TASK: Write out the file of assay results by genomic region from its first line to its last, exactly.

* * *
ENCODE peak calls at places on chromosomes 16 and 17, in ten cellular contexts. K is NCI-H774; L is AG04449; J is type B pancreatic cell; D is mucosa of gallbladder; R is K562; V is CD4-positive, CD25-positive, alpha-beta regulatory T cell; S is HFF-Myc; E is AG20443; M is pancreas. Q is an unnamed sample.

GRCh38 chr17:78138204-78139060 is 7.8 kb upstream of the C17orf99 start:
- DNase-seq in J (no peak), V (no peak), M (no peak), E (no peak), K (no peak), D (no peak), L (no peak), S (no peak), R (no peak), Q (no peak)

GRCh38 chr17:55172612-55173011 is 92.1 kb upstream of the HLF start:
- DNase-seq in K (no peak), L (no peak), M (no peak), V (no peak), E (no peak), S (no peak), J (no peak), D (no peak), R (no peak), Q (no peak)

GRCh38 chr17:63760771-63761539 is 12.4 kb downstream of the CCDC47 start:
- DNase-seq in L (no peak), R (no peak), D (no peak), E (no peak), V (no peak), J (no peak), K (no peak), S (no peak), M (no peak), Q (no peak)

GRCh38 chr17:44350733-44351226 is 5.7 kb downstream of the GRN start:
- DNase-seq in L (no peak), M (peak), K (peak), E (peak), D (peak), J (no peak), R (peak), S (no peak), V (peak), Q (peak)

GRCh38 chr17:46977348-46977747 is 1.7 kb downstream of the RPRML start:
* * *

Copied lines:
ENCODE peak calls at places on chromosomes 16 and 17, in ten cellular contexts. K is NCI-H774; L is AG04449; J is type B pancreatic cell; D is mucosa of gallbladder; R is K562; V is CD4-positive, CD25-positive, alpha-beta regulatory T cell; S is HFF-Myc; E is AG20443; M is pancreas. Q is an unnamed sample.

GRCh38 chr17:78138204-78139060 is 7.8 kb upstream of the C17orf99 start:
- DNase-seq in J (no peak), V (no peak), M (no peak), E (no peak), K (no peak), D (no peak), L (no peak), S (no peak), R (no peak), Q (no peak)

GRCh38 chr17:55172612-55173011 is 92.1 kb upstream of the HLF start:
- DNase-seq in K (no peak), L (no peak), M (no peak), V (no peak), E (no peak), S (no peak), J (no peak), D (no peak), R (no peak), Q (no peak)

GRCh38 chr17:63760771-63761539 is 12.4 kb downstream of the CCDC47 start:
- DNase-seq in L (no peak), R (no peak), D (no peak), E (no peak), V (no peak), J (no peak), K (no peak), S (no peak), M (no peak), Q (no peak)

GRCh38 chr17:44350733-44351226 is 5.7 kb downstream of the GRN start:
- DNase-seq in L (no peak), M (peak), K (peak), E (peak), D (peak), J (no peak), R (peak), S (no peak), V (peak), Q (peak)

GRCh38 chr17:46977348-46977747 is 1.7 kb downstream of the RPRML start: